My husband is extremely analytical, to the point where he has a negative or argumentative response to almost anything I say—including positive or even insignificant things. Then, when he makes some remark, unless I respond with “I agree” or “uh-huh,” he debates me. I’ve repeatedly asked him to stop making everything an argument, but he insists that he’s just giving his “honest opinion.” I go for counseling, but he refuses to, saying he won’t talk to “some stranger” about us. He’s turning my happy self into a miserable, depressed self.
Nothing brings out the eighth-grade debate champion in a man like being asked to weigh in on life’s big philosophical questions: “What is death, and should we fear it?”, “Why is there something rather than nothing?” and “More orange juice, dear?”
How fun that you never know whether you’ll be enjoying breakfast with your husband or petitioning him for a new trial. Of course, he knows, as we all do, that there are remarks that aren’t meant to be responded to as if one were testifying before Congress. “Nice weather we’re having”? Just say “Yes, dear.” No need to counter with data on sunspots, cloud cover, and death rates of baby polar bears.
A man doesn’t make his wife’s every innocuous comment a springboard for an intellectual death match because he’s “analytical” and “honest” but because he feels like a skin tag among men. What your husband’s showing you isn’t love; it’s narcissism. The term “narcissist” comes from the story of Narcissus, who fell in love with his reflection in the water—how he appeared, not who he really was. Narcissists are self-absorbed, manipulative users. What they lack in empathy they make up for in a sucking need for admiration. To a narcissist, other people aren’t so much people as they are staging areas for the narcissist’s greatness.
A loving husband understands that there’s a right answer and a more-right answer—the one that doesn’t leave his wife feeling depressed and beaten down. You need to decide whether staying married is more important to you than being happy, because if he is a narcissist, he’s unlikely to change. Narcissists rarely agree to therapy, as they can’t take the challenge to their manufactured authority or let anyone expose them as the tiny little people they actually are.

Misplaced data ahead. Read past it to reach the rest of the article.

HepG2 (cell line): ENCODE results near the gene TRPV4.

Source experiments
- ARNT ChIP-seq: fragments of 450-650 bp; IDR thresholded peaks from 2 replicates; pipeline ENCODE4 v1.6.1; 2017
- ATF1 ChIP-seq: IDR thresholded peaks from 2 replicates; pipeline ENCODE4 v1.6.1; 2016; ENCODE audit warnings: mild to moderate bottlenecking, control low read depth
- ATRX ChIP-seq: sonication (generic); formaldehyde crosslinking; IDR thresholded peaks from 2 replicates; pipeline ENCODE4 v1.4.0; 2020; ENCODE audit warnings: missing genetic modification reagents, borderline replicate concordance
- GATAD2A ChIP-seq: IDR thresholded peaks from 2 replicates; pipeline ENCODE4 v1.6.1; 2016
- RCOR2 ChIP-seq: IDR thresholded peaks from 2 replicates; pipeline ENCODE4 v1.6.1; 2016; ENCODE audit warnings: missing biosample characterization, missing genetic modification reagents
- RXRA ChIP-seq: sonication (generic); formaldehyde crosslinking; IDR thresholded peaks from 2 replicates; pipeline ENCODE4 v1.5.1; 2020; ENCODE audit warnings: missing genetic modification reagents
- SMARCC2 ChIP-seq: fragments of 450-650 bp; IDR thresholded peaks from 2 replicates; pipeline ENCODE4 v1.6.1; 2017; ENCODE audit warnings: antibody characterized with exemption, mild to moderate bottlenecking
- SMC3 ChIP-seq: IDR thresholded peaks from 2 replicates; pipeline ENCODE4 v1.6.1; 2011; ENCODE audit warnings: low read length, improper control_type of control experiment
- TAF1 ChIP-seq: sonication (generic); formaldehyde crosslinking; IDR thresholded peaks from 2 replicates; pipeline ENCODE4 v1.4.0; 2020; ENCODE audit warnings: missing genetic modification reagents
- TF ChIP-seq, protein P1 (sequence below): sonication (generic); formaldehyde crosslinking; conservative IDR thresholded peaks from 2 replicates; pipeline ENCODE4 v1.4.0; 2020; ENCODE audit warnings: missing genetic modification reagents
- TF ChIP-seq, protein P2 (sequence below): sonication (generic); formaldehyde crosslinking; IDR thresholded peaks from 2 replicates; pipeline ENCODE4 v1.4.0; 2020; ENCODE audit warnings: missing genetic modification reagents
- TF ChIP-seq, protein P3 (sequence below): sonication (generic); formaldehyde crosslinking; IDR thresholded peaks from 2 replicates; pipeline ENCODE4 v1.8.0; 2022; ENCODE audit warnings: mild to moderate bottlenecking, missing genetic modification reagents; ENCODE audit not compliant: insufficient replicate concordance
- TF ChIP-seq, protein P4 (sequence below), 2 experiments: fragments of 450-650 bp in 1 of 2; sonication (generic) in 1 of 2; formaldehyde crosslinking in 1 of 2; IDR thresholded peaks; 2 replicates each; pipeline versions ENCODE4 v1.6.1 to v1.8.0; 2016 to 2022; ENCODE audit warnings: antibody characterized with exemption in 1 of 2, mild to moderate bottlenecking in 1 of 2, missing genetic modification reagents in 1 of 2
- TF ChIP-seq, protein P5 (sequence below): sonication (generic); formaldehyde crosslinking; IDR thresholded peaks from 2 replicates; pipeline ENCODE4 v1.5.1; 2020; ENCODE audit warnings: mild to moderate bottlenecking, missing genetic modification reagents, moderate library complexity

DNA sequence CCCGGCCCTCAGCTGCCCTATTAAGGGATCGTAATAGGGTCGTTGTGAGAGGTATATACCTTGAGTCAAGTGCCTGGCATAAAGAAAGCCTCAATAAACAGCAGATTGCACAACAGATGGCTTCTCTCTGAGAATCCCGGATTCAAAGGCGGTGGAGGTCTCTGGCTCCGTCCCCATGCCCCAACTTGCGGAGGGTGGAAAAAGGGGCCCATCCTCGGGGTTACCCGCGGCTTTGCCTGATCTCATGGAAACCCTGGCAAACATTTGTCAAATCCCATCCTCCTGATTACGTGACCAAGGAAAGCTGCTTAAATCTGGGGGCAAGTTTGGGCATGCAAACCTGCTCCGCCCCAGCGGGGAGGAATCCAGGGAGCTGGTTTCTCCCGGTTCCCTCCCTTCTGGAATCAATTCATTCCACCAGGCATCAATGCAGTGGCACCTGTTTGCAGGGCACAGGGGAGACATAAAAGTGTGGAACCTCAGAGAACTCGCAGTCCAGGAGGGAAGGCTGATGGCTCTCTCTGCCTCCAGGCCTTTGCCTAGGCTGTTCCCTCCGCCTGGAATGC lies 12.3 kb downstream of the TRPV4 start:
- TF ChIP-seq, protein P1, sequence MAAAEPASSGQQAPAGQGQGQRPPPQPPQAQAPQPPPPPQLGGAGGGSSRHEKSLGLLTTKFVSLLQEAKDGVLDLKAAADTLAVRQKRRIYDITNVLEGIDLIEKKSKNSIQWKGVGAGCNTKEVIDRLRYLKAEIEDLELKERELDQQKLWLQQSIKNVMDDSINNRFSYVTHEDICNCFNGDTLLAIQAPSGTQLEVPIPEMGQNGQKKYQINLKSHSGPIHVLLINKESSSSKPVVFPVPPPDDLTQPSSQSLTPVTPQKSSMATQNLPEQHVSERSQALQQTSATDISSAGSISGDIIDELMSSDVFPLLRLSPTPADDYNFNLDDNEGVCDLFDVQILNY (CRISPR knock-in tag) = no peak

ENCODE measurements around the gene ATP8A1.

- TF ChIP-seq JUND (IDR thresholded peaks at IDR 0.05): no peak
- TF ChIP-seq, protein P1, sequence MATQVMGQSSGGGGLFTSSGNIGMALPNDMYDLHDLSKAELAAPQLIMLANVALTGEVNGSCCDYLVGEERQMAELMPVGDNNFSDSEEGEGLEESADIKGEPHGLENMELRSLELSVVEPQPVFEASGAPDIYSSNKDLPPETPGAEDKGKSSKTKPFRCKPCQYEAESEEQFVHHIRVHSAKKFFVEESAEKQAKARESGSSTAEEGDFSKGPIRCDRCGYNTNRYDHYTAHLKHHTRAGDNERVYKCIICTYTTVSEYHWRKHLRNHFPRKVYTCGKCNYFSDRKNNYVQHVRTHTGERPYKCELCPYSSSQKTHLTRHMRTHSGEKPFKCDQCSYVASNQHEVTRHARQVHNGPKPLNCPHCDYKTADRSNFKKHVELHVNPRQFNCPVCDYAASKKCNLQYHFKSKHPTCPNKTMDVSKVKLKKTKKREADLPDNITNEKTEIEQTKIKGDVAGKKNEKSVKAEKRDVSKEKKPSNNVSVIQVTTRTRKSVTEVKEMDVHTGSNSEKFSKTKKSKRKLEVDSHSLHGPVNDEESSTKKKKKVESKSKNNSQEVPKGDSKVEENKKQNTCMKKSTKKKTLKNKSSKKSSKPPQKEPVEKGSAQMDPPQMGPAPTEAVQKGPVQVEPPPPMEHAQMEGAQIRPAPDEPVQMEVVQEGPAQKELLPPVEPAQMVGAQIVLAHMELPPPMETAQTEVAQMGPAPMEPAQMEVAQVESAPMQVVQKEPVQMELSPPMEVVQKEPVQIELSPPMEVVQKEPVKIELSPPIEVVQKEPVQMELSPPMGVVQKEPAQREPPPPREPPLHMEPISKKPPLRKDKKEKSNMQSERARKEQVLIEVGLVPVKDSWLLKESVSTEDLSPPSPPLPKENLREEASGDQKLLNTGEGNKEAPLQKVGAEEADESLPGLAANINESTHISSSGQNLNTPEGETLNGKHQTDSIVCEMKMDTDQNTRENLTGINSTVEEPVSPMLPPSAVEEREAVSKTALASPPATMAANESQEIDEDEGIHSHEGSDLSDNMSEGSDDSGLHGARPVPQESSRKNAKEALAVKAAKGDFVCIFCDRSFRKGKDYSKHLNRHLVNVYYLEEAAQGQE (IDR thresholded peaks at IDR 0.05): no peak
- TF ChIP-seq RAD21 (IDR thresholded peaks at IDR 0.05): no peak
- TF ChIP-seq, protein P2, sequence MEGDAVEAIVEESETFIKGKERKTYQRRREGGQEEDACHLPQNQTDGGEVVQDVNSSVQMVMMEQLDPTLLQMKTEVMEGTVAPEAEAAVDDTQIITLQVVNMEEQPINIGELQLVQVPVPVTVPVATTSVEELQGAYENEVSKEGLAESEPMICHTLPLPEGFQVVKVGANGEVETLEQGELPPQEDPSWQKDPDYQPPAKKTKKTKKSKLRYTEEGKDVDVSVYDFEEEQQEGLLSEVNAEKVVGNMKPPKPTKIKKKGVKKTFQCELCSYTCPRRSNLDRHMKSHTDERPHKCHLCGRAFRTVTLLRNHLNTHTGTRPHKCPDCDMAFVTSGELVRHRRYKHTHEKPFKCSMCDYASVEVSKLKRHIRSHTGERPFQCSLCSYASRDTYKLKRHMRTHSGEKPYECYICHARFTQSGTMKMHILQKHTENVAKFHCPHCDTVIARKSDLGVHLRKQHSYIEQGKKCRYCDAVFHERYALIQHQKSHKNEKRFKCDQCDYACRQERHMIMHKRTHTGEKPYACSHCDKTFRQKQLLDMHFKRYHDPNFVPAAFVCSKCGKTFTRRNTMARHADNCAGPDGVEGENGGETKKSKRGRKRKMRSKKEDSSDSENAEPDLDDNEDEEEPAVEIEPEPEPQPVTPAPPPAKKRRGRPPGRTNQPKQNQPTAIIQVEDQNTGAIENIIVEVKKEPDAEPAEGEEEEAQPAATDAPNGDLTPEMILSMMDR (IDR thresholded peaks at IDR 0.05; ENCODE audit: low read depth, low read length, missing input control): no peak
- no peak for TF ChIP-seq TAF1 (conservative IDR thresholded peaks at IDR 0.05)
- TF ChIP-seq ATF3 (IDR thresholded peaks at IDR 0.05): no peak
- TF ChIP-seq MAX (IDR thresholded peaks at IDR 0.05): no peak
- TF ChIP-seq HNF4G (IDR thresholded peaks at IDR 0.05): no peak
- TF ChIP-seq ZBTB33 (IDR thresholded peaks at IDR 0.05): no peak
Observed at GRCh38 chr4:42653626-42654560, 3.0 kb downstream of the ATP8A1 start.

You may be able to control your husband’s behavior by giving him boundaries for what you’ll put up with and being truly willing to walk if he keeps crossing them. But, if that’s what your marriage comes down to—a husband who acts like less of a bully so you won’t leave—is that enough? You could actually have love in your life…if you’re with a man capable of loving. That man will watch you as you sleep—because he can’t take his eyes off you, not because he’s waiting for you to talk in your sleep so he can shake you awake and correct you: “Honey!…Honey! You (SET ITAL) are (END ITAL) the weakest link.”
Use of technology in dating is leaving my single girlfriends bewildered and annoyed. For example, one went on a date with this guy. The date went well, then silence…for two weeks—until he texted her, inviting her over for dinner. She’s irritated that he didn’t even call, and that he waited so long, and is considering not accepting. Is texting instead of calling a valid reason to write a guy off?
Not every guy’s a talking-on-the-phone person, and that’s okay, but there’s much to be said for polite timing. Texting a girl the day after a date (even just “great time, call u soon”) says a guy’s interested. Texting two weeks later says he’s explored every other option, including hookers and suicide, and settled for her.
Unless this guy followed up his text by calling from a hospital bed and explaining “A dog ate my iPhone—and part of my arm,” he should no longer be in the running. Behavior predicts behavior. It also illustrates character (like an interest in others’ feelings). But, let’s say vanishing for two weeks without a word (or even a “wrd”) is out of character for this guy. He might’ve redeemed himself if he’d just manned up—called to express some remorse for disappearing and apologized. At least then he’d be telling your friend “I know I don’t get to do this to you” instead of “You seem like a woman who lets men walk all over her. My turn Tuesday at 7:30? And don’t worry, I promise—no hard-soled shoes or muddy hiking boots until the third date.”
(c)2011, Amy Alkon, all rights reserved. Got a problem? Write Amy Alkon, 171 Pier Ave, #280, Santa Monica, CA 90405, or e-mail AdviceAmy@aol.com (www.advicegoddess.com)Read Amy Alkon’s book: “I SEE RUDE PEOPLE: One woman’s battle to beat some manners into impolite society” (McGraw-Hill, $16.95).